Pulitzer Prize-winner Eugenides shares details of third novel
Jeffrey Eugenides, author of
The Virgin Suicides, revealed details of his anticipated third novel in an interview posted July 14 by his US publisher Farrar, Strauss and Giroux. Eugenides is two-thirds of the way through the book, which will be the follow-up to his 2003 Pulitzer Prize-winner
The Virgin Suicides, Eugenides's 1993 debut novel, became a well-known title after it was adapted into a film by Sofia Coppola. After that book put Eugenides on the map, nearly ten years went by before he published his second novel, Middlesex, which won the 2002 Pulitzer Prize and has reportedly gone on to sell more than three million copies.
In an interview that was posted on the Farrar, Strauss and Giroux blog Work in Progress, Eugenides tells FSG president Jonathan Galassi that his anticipated third novel is so far 400 pages long and its settings include Rhode Island, Cape Cod, and Calcutta.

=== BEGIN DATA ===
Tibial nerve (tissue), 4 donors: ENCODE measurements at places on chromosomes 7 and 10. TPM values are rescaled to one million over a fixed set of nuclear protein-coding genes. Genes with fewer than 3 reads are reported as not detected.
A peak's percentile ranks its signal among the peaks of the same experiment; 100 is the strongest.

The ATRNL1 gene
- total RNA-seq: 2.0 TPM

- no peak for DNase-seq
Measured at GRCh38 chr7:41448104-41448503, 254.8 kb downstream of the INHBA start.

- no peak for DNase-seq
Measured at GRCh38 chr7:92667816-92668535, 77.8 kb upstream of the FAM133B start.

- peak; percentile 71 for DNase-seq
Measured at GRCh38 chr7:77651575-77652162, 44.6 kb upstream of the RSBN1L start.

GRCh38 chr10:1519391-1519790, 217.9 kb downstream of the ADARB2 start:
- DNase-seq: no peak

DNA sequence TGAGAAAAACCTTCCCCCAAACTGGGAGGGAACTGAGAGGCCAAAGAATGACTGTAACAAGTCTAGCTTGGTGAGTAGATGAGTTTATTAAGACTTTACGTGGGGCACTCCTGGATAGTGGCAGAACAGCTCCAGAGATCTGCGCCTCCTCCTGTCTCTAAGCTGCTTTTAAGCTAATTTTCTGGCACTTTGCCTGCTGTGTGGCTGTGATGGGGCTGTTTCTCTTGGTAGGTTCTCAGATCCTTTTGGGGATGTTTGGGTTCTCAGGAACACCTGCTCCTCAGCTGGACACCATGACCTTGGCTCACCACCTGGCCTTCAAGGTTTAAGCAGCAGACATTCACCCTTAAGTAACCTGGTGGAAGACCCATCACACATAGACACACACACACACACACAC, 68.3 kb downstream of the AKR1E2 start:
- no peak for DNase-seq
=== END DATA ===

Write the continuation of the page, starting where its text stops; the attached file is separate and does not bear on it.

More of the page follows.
"It begins on graduation day, in 1982, and involves three main characters. The sweep of the action takes place over the next year or so, as the characters begin their lives outside the university gates. The book deals, among other things, with religion, depression, the Victorian novel, and Roland Barthes."
In contrast to his previous two novels, Eugenides calls the forthcoming book "more tightly dramatized, less fanciful."
No details are yet known about the novel's publication date, or its title. In the meantime, readers can find a recent short story by Eugenides, called Extreme Solitude, in the June 7 issue of The New Yorker.
Read the full interview at: http://www.fsgworkinprogress.com
Read Extreme Solitude at:
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